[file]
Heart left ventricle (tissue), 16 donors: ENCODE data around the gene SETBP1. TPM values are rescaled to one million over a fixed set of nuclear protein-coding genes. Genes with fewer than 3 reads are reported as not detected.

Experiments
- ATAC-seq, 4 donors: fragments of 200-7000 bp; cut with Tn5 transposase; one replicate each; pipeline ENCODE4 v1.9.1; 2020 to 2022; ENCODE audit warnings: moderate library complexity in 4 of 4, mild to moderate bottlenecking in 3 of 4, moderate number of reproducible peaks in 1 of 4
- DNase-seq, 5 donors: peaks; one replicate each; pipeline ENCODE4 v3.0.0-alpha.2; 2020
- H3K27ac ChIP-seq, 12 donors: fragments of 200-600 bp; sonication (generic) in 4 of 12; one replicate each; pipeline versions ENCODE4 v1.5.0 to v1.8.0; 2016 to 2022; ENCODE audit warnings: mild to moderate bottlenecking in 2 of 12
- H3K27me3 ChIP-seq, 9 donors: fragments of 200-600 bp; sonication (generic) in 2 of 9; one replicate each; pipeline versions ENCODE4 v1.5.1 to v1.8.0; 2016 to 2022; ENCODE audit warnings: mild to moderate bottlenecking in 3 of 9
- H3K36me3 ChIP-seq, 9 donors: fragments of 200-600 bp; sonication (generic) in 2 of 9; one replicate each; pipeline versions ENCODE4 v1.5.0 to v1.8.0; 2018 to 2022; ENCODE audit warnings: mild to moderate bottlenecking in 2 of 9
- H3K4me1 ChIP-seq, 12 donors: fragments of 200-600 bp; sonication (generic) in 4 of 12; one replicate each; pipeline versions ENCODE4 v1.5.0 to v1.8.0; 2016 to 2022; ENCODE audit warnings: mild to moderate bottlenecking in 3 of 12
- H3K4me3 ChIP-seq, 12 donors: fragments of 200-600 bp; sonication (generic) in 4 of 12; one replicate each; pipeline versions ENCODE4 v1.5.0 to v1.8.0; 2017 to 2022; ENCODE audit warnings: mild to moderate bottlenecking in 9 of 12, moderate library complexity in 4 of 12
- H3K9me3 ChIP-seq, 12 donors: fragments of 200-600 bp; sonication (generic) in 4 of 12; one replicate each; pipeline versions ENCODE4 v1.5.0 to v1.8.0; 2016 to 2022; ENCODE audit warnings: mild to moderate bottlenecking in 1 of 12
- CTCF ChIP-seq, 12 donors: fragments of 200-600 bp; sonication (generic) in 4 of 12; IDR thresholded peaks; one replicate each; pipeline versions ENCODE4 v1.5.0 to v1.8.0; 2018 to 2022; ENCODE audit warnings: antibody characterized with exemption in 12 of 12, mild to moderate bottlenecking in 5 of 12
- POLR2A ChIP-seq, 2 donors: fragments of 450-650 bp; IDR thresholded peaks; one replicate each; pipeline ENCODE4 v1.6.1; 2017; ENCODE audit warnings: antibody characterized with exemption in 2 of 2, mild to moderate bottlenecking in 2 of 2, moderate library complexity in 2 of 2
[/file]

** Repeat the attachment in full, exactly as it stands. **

Heart left ventricle (tissue), 16 donors: ENCODE data around the gene SETBP1. TPM values are rescaled to one million over a fixed set of nuclear protein-coding genes. Genes with fewer than 3 reads are reported as not detected.

Experiments
- ATAC-seq, 4 donors: fragments of 200-7000 bp; cut with Tn5 transposase; one replicate each; pipeline ENCODE4 v1.9.1; 2020 to 2022; ENCODE audit warnings: moderate library complexity in 4 of 4, mild to moderate bottlenecking in 3 of 4, moderate number of reproducible peaks in 1 of 4
- DNase-seq, 5 donors: peaks; one replicate each; pipeline ENCODE4 v3.0.0-alpha.2; 2020
- H3K27ac ChIP-seq, 12 donors: fragments of 200-600 bp; sonication (generic) in 4 of 12; one replicate each; pipeline versions ENCODE4 v1.5.0 to v1.8.0; 2016 to 2022; ENCODE audit warnings: mild to moderate bottlenecking in 2 of 12
- H3K27me3 ChIP-seq, 9 donors: fragments of 200-600 bp; sonication (generic) in 2 of 9; one replicate each; pipeline versions ENCODE4 v1.5.1 to v1.8.0; 2016 to 2022; ENCODE audit warnings: mild to moderate bottlenecking in 3 of 9
- H3K36me3 ChIP-seq, 9 donors: fragments of 200-600 bp; sonication (generic) in 2 of 9; one replicate each; pipeline versions ENCODE4 v1.5.0 to v1.8.0; 2018 to 2022; ENCODE audit warnings: mild to moderate bottlenecking in 2 of 9
- H3K4me1 ChIP-seq, 12 donors: fragments of 200-600 bp; sonication (generic) in 4 of 12; one replicate each; pipeline versions ENCODE4 v1.5.0 to v1.8.0; 2016 to 2022; ENCODE audit warnings: mild to moderate bottlenecking in 3 of 12
- H3K4me3 ChIP-seq, 12 donors: fragments of 200-600 bp; sonication (generic) in 4 of 12; one replicate each; pipeline versions ENCODE4 v1.5.0 to v1.8.0; 2017 to 2022; ENCODE audit warnings: mild to moderate bottlenecking in 9 of 12, moderate library complexity in 4 of 12
- H3K9me3 ChIP-seq, 12 donors: fragments of 200-600 bp; sonication (generic) in 4 of 12; one replicate each; pipeline versions ENCODE4 v1.5.0 to v1.8.0; 2016 to 2022; ENCODE audit warnings: mild to moderate bottlenecking in 1 of 12
- CTCF ChIP-seq, 12 donors: fragments of 200-600 bp; sonication (generic) in 4 of 12; IDR thresholded peaks; one replicate each; pipeline versions ENCODE4 v1.5.0 to v1.8.0; 2018 to 2022; ENCODE audit warnings: antibody characterized with exemption in 12 of 12, mild to moderate bottlenecking in 5 of 12
- POLR2A ChIP-seq, 2 donors: fragments of 450-650 bp; IDR thresholded peaks; one replicate each; pipeline ENCODE4 v1.6.1; 2017; ENCODE audit warnings: antibody characterized with exemption in 2 of 2, mild to moderate bottlenecking in 2 of 2, moderate library complexity in 2 of 2